By Richard Cohen
Last winter, on a cold and black night, I went to hear the Holocaust denier David Irving speak at the University of Colorado. I arrived early to get a good seat and soon after me came five huge young men, all of them looking like skinheads. I glared at them and they glared at me and for a moment I feared there and then I was going to meet my maker, but it turned out that when Irving himself started to speak, the skinheads of my fertile imagination rose as one, unfurled an Israeli flag and announced themselves as Jewish protesters -- a near case of me being a casualty of friendly fire.
Had it not been for those protesters, a handful of the just plain curious, and me, Irving could have held his lecture in a nearby broom closet. He is a man of justifiably small following, a claque of bigots so addled by the virus of Jew-hatred that they cannot see the evidence before their own eyes. The many pictures of the Holocaust, the films, the artifacts, the testimony of victims and perpetrators alike is to them proof of a different kind: the ability of Jews to hoodwink the world. It never happened. The Holocaust is a lie.
Now Irving has admitted the lie is his. There were gas chambers at Auschwitz, he now admits. The Jews there did not die of disease, but were murdered outright and then fed into the ovens. This confession of truth was extracted by a dilemma. Irving was facing jail time in Austria for the crime of denying the Holocaust. His penitence got him very little. A judge hit him with a three-year sentence.
A little delicious satisfaction is allowed. Irving is a liar. He is an anti-Semite. He has squandered his considerable gifts at dreary research for the glad rags of demagoguery. He had a Web page. He gave lectures. He sued and was sued. He picked the pockets of the gullible. Years ago, he mistook justifiable criticism by some Jews as an attack by an entire people. This is the odd talent of the anti-Semite: to see all by seeing one.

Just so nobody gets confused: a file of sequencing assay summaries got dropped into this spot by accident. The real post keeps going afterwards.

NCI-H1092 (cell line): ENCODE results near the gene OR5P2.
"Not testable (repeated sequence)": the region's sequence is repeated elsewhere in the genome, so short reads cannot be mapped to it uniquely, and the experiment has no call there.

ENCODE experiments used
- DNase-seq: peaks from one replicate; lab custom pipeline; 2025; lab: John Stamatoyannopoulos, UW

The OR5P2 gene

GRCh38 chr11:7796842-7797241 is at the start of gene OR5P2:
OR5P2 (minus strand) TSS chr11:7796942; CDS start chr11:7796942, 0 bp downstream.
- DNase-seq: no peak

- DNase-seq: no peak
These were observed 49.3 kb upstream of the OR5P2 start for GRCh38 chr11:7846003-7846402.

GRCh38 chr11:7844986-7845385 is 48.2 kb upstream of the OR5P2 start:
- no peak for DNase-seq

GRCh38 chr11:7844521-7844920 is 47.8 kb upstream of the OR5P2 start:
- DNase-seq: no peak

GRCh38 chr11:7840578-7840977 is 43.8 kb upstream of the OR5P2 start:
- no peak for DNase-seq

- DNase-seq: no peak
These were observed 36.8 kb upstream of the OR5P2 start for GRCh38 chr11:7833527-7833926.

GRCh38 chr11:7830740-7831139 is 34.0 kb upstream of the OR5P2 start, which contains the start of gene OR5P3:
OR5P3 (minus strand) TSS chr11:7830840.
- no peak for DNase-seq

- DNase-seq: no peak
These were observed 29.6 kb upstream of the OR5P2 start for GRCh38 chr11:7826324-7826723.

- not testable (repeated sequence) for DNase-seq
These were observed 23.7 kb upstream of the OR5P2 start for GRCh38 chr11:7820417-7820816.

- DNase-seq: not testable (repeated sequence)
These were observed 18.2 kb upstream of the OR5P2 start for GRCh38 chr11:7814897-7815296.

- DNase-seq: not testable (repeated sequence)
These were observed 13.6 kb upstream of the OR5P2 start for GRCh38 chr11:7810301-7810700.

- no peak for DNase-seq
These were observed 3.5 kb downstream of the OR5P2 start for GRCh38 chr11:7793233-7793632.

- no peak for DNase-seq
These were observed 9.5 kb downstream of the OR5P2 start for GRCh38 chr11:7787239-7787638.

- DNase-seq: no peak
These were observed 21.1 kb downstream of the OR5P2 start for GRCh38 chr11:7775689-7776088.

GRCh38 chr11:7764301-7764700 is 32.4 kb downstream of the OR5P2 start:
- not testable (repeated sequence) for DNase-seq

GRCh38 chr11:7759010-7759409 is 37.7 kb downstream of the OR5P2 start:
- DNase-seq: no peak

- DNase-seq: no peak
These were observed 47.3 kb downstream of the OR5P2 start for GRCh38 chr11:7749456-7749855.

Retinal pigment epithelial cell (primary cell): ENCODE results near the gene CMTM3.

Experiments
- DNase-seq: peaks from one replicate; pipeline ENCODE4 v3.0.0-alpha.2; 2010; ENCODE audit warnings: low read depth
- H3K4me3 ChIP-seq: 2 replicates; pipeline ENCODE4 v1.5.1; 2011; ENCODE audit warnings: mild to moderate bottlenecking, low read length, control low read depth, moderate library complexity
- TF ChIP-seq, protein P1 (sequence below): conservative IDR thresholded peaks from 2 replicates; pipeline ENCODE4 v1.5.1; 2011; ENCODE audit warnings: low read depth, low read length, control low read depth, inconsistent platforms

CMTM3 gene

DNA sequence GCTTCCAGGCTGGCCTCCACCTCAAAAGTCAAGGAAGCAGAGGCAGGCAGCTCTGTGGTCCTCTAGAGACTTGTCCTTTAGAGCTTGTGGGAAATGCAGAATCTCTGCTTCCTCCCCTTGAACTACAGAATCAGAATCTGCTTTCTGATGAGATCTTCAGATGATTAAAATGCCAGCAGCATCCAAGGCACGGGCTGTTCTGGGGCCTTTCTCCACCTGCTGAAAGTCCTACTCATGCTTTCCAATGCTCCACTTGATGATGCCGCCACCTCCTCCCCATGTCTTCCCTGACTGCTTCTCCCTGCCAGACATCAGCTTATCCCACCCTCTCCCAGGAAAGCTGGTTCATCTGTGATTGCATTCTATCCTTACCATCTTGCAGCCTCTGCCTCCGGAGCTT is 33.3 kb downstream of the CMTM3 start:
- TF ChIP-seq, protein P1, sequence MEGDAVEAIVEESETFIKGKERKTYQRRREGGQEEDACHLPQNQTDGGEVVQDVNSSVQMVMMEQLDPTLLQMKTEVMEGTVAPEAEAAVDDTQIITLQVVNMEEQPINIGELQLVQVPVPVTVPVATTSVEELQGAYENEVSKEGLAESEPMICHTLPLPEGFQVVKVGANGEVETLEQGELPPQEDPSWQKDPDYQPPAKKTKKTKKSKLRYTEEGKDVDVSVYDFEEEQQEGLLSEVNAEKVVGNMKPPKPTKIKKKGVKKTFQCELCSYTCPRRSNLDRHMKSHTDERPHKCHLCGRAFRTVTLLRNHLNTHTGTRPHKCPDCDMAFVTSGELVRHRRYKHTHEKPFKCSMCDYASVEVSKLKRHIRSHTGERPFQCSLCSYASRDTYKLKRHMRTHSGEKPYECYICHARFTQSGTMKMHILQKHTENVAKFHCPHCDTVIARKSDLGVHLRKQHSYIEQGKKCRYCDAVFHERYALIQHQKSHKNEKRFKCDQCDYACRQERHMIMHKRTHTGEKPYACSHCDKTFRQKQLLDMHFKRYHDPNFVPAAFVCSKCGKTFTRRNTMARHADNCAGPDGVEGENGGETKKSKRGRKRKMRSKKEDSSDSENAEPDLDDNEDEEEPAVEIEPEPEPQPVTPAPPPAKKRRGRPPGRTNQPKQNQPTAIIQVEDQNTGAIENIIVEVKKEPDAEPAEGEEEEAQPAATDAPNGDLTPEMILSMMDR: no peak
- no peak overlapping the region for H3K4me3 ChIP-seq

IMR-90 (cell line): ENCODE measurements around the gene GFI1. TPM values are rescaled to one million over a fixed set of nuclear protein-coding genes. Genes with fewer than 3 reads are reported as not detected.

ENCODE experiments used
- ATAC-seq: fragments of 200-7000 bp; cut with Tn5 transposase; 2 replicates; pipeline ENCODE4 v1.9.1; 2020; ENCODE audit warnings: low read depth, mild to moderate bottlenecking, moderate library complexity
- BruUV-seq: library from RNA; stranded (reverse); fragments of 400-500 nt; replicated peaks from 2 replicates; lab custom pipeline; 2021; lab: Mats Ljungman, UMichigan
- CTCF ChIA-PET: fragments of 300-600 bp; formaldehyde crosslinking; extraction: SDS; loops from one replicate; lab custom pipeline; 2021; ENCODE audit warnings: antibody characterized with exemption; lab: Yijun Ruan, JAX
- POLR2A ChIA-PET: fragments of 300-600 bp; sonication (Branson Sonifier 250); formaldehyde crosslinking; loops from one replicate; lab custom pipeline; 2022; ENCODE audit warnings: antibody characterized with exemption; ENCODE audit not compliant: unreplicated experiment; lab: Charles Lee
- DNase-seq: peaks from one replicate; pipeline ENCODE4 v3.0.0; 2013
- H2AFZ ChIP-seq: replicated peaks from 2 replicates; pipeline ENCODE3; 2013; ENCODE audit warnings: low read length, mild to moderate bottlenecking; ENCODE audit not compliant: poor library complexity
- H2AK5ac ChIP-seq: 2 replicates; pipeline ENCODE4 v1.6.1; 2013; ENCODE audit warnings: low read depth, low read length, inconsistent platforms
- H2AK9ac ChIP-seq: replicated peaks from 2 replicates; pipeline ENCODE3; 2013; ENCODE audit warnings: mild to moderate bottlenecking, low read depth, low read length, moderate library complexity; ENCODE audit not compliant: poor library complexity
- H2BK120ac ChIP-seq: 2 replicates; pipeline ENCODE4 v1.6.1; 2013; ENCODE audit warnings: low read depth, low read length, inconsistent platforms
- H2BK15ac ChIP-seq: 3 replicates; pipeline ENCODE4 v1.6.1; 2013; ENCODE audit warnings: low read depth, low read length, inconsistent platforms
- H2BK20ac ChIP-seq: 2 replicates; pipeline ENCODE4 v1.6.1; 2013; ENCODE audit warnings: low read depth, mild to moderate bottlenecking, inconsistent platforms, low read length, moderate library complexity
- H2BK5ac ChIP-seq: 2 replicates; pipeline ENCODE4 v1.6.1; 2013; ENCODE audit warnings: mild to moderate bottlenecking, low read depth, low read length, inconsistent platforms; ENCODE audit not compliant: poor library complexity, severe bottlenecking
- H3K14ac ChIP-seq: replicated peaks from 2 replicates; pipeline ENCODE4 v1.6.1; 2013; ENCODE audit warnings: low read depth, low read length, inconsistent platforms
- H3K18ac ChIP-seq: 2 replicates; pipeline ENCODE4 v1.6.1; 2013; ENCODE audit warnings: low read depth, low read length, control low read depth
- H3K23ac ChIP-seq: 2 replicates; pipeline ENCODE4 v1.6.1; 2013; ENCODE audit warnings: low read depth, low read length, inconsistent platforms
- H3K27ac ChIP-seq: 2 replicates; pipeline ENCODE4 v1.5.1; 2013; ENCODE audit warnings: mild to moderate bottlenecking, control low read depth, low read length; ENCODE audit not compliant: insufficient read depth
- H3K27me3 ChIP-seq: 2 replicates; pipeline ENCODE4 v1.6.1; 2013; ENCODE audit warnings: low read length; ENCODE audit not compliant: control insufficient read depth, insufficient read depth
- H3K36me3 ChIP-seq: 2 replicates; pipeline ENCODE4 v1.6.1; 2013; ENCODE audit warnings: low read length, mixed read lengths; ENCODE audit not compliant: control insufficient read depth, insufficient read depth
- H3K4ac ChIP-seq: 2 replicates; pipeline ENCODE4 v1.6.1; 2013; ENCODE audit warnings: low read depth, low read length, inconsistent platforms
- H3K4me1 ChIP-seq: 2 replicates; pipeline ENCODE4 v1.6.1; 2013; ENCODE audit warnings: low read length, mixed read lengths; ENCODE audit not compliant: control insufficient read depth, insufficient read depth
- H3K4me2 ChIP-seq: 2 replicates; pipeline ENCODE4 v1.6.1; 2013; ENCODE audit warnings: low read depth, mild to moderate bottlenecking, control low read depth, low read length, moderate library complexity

Still, it is troubling to fight fire with fire -- a fascist mentality with fascist laws. At the very heart of totalitarianism is an absolute fear of dissent. Dissenting ideas are not allowed. Anti-Semitism is an idea. It is a bad one, an odious one, but it is one all the same. The current Austrian government enforces a law against Holocaust denial but it is the descendant of a government that once enforced the laws of the Holocaust itself. True, the law is an attempt to ensure that the old days do not return, but it is always a bad idea to leave such legislation on the books. It is a precedent others can abuse.
Article 48 of Germanys pre-Nazi Weimar constitution allowed the president to rule by decree in times of emergency. The law was abused in the Weimar era and then, of course, by Hitler. It got him on his feet as a dictator. The remarkable thing about bad laws is their plasticity: anyone can bend them to their needs.
Germany, France and other European countries also have laws regarding Holocaust denial. These are some of the same countries who hold Turkey in sneering contempt for its law forbidding any insult to Turkishness -- specifically references to the massacre of Armenians during World War I and the more recent trouble with the Kurds. To many Europeans, this is proof of Turkeys alien ways and a reason it should not be admitted into the European Union. It does not occur to many Europeans that Turkey is merely protecting its version of history as Austria and the others protect theirs. Truth, of course, matters -- but what also matters, critically if not paramountly, is the effort to impose it by government fiat.
It is easy enough to dismiss Irving and say he doesnt matter. Without his governmental tormentors, that would certainly be the case. But what makes him dangerous is not his ideas, but the official, censorious, response to them. He is muscled up solely by virtue of the forces arrayed against him. These governments, particularly Austria, have transformed the imbecilic into something exotically taboo. By banning these ideas, the various European governments accord them a certain respect: See, why are they afraid of us? It must be because what we say is true.
Let Irving howl his idiocy in freedom. He doesnt deserve to be jailed. He deserves to be ignored.
2006, Washington Post Writers Group